Trump, Sanders gaining, political expert says

Charles Bullock speaks this weekend




ATHENS, Ga. -- Donald Trump and Bernie Sanders are gaining traction with their anti-establishment messages, one of Georgia’s most respected political scientists says, and it’s not inconceivable that one of them -- Trump -- could end up in the White House.

“I think it’s conceivable — not likely — but conceivable that we end up with a President Trump,” said Charles Bullock, a University of Georgia political science professor and author of many books on elections and politics.

“(They) have tapped into a wellspring of anger, probably fear — maybe it’s fear generating the anger. I suspect it probably has something to do with the state of the economy,” Bullock said.

He said many voters have made it through the most recent recession, but they’re being paid less than they were before. Upset by this, they blame the system of the economy and look for a leader who can tell them what’s wrong with it.

“That’s what Trump essentially is telling them — not in great detail. He’s saying if you elect me, I’m going to take care of it,” Bullock said.

He added that the primaries show Trump is bringing out voters who may not have voted in the past. Polls show his supporters tend to be people without a college education and those who have a low income, Bullock said.

“That’s why Trump said last week that he loved the poorly educated. So, there’s some reciprocity there,” Bullock said.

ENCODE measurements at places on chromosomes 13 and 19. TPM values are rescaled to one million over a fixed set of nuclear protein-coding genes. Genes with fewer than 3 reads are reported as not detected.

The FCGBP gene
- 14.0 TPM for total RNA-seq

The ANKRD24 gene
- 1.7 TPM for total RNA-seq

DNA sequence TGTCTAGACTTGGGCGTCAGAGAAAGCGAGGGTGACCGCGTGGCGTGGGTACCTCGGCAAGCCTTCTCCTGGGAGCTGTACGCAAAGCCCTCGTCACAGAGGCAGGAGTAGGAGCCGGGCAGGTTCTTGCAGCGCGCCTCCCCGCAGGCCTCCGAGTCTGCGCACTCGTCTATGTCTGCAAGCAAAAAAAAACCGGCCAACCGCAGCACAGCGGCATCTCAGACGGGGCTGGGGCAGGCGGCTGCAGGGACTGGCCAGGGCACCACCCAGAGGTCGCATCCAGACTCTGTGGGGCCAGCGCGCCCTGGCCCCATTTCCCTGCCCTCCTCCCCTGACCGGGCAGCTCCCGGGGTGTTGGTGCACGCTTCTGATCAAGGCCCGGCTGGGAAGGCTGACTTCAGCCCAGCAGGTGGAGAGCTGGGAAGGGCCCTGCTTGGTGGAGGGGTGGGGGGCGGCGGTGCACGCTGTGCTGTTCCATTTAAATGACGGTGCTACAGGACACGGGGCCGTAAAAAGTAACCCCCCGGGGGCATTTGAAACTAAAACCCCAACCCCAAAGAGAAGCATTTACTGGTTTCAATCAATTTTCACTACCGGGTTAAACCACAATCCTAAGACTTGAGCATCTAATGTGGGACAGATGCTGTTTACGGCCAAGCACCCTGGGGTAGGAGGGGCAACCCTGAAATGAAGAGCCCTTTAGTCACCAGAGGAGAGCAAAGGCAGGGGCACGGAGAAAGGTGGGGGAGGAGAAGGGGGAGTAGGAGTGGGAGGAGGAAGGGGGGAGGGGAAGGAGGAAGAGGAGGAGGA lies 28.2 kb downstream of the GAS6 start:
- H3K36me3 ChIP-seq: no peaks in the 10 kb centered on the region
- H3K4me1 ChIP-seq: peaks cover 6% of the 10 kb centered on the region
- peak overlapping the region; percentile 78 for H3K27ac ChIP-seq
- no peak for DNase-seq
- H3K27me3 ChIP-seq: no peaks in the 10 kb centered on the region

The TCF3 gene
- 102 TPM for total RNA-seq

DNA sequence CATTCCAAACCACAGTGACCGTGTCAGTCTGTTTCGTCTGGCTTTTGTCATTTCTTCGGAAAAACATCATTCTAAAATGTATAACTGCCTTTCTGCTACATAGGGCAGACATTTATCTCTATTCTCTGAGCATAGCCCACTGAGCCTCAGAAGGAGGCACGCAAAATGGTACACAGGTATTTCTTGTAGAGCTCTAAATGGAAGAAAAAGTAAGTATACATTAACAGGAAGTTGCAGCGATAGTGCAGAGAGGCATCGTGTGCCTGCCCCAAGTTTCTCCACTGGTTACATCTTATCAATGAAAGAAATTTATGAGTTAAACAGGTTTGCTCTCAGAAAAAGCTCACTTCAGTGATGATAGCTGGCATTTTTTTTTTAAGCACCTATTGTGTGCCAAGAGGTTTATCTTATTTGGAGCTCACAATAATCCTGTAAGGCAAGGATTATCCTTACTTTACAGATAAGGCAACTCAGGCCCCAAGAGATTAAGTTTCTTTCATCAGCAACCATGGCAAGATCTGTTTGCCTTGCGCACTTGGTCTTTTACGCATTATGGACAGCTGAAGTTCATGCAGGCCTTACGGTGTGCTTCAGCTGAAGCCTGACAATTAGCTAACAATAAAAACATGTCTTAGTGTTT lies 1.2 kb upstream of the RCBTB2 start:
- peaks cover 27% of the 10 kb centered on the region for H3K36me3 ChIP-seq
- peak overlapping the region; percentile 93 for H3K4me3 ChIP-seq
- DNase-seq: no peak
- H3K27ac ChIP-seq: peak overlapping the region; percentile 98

The Democrat frontrunner is Hillary Clinton, who is sweeping up votes in the South, her firewall, but Bullock says that’s not all it seems.

“What’s interesting about this is this firewall ... with one exception, none of those states are going to vote for her in November,” Bullock said, adding the exception could be Virginia.

Bullock said last week’s Michigan primary results are more insightful because the state has a demographic most representative of the nation as a whole. Trump and Sanders both won in Michigan.

Because many voters seem to be unsatisfied with career politicians and their party’s establishment, voters may end up instead valuing a candidate’s personality over his or her policies, Bullock said.

He said Tuesday primaries are deal breakers for several GOP presidential candidates and could affect the Democrat race, as voters in Florida, Illinois, Missouri, North Carolina and Ohio will go to the polls.

Ohio Gov. John Kasich is predicted to drop out of the race if he doesn’t win Ohio. Although U.S. Rep. Marco Rubio, of Florida, has said he will not drop out of the race if he doesn’t win Florida, Bullock questions his political future.

“If you can’t carry your own state, where do you go from there? What’s plan B?” said Bullock.

If Trump wins the Republican primaries for all five states, it would give him an enormous lead, but not an unbeatable one, Bullock said.

“He would not have the majority yet of the delegates, but he’ll move a lot closer,” Bullock said. “He’ll still have U.S. Sen. Ted Cruz, of Texas, to contend with.”

For the Democrats, this week’s primaries could boost Vermont Sen. Sanders ahead of Clinton in public opinion, Bullock said.

“If Sanders begins winning these Midwest states, it may cause some of the Democratic super delegates to begin to think, ‘Wow, what’s happening here?’” he said.



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